Woman captures heartwarming conversations with grandmother before her euthanasia

A model is supporting her terminally ill grandmother through a medically-assisted death in a heartfelt TikTok series.

Two months ago, Ali Tate's grandmother "Bubbie" was diagnosed with stage 4 ovarian cancer, which she accepted without resistance.

"My grandmother decided 30 years ago that if her death would be drawn out and painful, that she was mentally and spiritually committed to medical assistance in death," Tate, 32, a mother of one in Texas, tells TODAY.com.

To Tate's knowledge, her grandmother has not chosen her death date, but it's imminent.

Tate's grandmother, who lives in Canada where medically-assisted death is legal, asked TODAY.com to not disclose her name to protect her privacy. Tate is also not revealing Bubbie's exact age for privacy reasons, although shared that she is in her "mid-80s."

Bubbie did, however, consent to participating in a TikTok series with Tate to explore her choice and discuss the death experience.

"What are your thoughts as you move closer to the date?" Tate asked Bubbie in a video.

"It's like the light at the end of the tunnel," she answered.

According to the Canadian Department of Justice, in order to qualify for a medically-assisted death, a person must be over the age of 18, "have a serious and incurable illness, disease or disability," be capable of decision making and provide informed consent. That person must "have enduring and intolerable physical or psychological suffering that cannot be alleviated under conditions the person considers acceptable."

Bubbie explained that she will make an appointment on a particular day and receive an injection that puts her to sleep, followed by other injections.

"It's painless," said Bubbie, stating her preference to die at a hospital rather than home.

"I came in quietly, I'd like to go out quietly," she said, adding, "I'm looking forward to just putting it in, to being dependent, no control."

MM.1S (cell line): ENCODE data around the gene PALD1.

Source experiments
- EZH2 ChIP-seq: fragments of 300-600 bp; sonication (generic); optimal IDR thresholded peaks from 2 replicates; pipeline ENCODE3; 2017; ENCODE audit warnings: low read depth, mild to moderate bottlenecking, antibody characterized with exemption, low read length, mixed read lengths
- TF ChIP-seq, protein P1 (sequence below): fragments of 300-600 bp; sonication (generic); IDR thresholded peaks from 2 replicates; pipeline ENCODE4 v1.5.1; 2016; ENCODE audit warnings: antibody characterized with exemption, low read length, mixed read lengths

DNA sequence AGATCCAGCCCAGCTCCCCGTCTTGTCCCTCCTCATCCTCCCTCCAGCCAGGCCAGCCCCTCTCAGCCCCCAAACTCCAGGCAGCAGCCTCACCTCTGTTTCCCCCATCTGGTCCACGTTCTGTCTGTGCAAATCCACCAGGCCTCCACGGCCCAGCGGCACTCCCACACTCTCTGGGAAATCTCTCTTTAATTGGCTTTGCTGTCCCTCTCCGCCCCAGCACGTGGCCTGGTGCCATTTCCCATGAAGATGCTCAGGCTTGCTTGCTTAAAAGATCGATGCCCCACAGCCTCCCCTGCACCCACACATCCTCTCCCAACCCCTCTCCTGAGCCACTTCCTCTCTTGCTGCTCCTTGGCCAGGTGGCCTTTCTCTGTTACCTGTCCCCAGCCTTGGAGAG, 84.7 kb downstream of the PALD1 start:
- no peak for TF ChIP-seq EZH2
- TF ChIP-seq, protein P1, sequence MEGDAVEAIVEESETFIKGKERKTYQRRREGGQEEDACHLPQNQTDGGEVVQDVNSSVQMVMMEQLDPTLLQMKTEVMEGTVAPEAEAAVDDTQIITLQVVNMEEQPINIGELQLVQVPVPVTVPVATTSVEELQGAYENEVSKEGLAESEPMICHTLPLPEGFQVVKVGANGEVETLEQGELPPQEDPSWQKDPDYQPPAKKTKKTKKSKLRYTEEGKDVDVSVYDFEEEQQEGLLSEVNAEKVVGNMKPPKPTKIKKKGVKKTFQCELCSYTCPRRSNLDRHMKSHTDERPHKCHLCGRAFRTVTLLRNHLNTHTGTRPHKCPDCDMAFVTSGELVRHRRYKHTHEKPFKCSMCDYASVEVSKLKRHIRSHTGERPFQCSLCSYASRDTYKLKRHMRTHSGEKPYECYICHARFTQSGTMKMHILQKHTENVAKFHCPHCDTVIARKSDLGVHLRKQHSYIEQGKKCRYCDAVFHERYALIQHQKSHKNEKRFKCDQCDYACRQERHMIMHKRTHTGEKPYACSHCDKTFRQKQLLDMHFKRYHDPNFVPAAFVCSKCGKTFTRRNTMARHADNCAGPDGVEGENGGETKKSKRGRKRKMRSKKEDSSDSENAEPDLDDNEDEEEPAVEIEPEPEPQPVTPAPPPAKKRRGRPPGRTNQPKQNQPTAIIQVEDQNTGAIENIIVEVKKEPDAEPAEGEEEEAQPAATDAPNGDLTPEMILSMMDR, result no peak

"When I'll be ready, I'll know," said Bubbie, adding of her late husband, "I do believe (he) is there saying, 'It's about time.' And I'll say, 'Hi ... I'm here. That's it."

Bubbie gave "life advice" to young people feeling upset: "Laugh, have fun, enjoy your loved ones as much as you can. Tell them you love them. Share, be open, be honest. Talk, just talk."

"If you have love in your life, hold onto it because it's so precious," she said. "Just honor love. Express it, live it."

Although the videos have gotten millions of views and likes, noting Bubbie's bravery and beauty, commenters have said that Tate is "exploiting" her grandmother and that Bubbie is "playing God."

"I have no regrets about sharing this journey," says Tate. "I wanted to have a conversation and a showing of death because it's so taboo in the West. You can see how triggered some people are; it's triggering because most haven't integrated the fact that they too, are going to die ... but (those who are dying) can teach the next generation."

Tate admits that she initially thought euthanasia was a "terrible idea" although "When it's (in your life), it becomes a pertinent issue to flesh out. What I realized is that body sovereignty is the highest value from which everything must flow."

According to Tate, Bubbie's peers and family aren't passing judgment on her decision.

"I'm proud of my family for supporting Bubbie," she says. "We're focused on her transition and giving her whatever she needs to feel at peace and that she gets the most out of life before it ends."

"I feel lucky to have her," says Tate. "I will absolutely miss her."

This article was originally published on TODAY.com